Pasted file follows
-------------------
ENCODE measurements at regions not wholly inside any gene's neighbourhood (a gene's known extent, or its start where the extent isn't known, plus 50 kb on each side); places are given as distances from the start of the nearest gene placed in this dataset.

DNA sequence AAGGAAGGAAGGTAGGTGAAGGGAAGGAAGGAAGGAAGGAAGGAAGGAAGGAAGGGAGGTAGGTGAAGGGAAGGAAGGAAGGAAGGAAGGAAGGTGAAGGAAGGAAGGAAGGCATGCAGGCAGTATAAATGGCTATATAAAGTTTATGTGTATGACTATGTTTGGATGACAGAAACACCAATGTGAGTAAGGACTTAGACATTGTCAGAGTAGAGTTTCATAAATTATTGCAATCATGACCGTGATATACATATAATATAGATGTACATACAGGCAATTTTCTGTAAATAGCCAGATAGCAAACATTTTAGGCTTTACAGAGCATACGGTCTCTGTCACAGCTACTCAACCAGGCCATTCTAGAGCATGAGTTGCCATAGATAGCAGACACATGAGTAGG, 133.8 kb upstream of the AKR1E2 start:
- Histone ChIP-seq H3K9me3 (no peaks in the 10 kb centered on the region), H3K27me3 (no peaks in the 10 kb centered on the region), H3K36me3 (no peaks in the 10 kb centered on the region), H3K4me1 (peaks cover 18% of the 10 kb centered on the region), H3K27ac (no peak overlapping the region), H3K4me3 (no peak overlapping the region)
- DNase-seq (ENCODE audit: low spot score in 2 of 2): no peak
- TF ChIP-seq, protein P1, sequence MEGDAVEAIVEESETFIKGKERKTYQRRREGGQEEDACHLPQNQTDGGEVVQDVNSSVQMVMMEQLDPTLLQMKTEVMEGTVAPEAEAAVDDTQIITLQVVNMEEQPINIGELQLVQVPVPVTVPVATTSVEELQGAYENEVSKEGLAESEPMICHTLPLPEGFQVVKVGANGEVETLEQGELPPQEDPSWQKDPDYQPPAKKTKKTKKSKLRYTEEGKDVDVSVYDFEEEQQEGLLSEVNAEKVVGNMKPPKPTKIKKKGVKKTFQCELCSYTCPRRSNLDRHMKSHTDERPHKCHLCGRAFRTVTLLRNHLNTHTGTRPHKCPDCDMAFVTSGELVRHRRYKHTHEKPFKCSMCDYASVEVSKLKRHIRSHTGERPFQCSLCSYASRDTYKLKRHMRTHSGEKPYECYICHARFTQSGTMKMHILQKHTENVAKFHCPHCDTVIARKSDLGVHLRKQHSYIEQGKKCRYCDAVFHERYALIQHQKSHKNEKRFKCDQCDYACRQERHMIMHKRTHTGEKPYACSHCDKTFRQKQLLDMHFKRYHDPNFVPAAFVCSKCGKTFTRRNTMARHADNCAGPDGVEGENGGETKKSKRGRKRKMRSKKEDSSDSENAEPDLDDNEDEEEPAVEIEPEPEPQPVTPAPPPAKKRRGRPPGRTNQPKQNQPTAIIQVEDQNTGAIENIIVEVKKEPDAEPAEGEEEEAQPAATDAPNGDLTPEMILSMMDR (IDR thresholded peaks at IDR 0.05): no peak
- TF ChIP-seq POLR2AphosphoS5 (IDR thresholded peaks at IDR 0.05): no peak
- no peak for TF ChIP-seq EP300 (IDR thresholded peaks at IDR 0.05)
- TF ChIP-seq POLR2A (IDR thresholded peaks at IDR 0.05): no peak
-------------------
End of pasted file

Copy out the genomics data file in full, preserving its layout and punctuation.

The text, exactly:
ENCODE measurements at regions not wholly inside any gene's neighbourhood (a gene's known extent, or its start where the extent isn't known, plus 50 kb on each side); places are given as distances from the start of the nearest gene placed in this dataset.

DNA sequence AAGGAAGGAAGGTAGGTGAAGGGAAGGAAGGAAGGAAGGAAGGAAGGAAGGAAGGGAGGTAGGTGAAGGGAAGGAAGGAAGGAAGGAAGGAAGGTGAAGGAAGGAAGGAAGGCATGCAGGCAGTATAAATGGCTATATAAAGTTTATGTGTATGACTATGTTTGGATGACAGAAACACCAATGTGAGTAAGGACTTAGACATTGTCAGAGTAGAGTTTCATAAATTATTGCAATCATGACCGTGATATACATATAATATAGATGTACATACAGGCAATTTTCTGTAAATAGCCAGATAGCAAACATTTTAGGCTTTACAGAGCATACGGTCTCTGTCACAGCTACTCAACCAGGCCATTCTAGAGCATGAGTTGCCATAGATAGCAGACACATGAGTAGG, 133.8 kb upstream of the AKR1E2 start:
- Histone ChIP-seq H3K9me3 (no peaks in the 10 kb centered on the region), H3K27me3 (no peaks in the 10 kb centered on the region), H3K36me3 (no peaks in the 10 kb centered on the region), H3K4me1 (peaks cover 18% of the 10 kb centered on the region), H3K27ac (no peak overlapping the region), H3K4me3 (no peak overlapping the region)
- DNase-seq (ENCODE audit: low spot score in 2 of 2): no peak
- TF ChIP-seq, protein P1, sequence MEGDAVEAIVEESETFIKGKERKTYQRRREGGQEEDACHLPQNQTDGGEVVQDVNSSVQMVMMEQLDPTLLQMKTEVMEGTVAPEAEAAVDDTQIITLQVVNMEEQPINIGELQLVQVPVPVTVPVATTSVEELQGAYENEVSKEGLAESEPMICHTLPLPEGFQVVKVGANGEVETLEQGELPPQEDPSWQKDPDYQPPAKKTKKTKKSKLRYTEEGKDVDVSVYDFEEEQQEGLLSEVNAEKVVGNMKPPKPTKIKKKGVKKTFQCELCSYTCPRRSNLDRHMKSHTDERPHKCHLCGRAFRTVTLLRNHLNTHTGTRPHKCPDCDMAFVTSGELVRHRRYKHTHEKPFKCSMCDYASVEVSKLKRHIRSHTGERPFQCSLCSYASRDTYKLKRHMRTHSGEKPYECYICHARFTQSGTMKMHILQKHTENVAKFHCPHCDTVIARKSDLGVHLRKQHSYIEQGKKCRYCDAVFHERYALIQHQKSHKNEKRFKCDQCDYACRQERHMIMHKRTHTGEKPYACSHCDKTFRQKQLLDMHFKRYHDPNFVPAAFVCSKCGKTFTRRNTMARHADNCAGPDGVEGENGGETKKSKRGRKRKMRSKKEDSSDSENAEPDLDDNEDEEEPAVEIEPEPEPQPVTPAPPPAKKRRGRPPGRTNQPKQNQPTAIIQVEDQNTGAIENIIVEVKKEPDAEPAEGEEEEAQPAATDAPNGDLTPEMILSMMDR (IDR thresholded peaks at IDR 0.05): no peak
- TF ChIP-seq POLR2AphosphoS5 (IDR thresholded peaks at IDR 0.05): no peak
- no peak for TF ChIP-seq EP300 (IDR thresholded peaks at IDR 0.05)
- TF ChIP-seq POLR2A (IDR thresholded peaks at IDR 0.05): no peak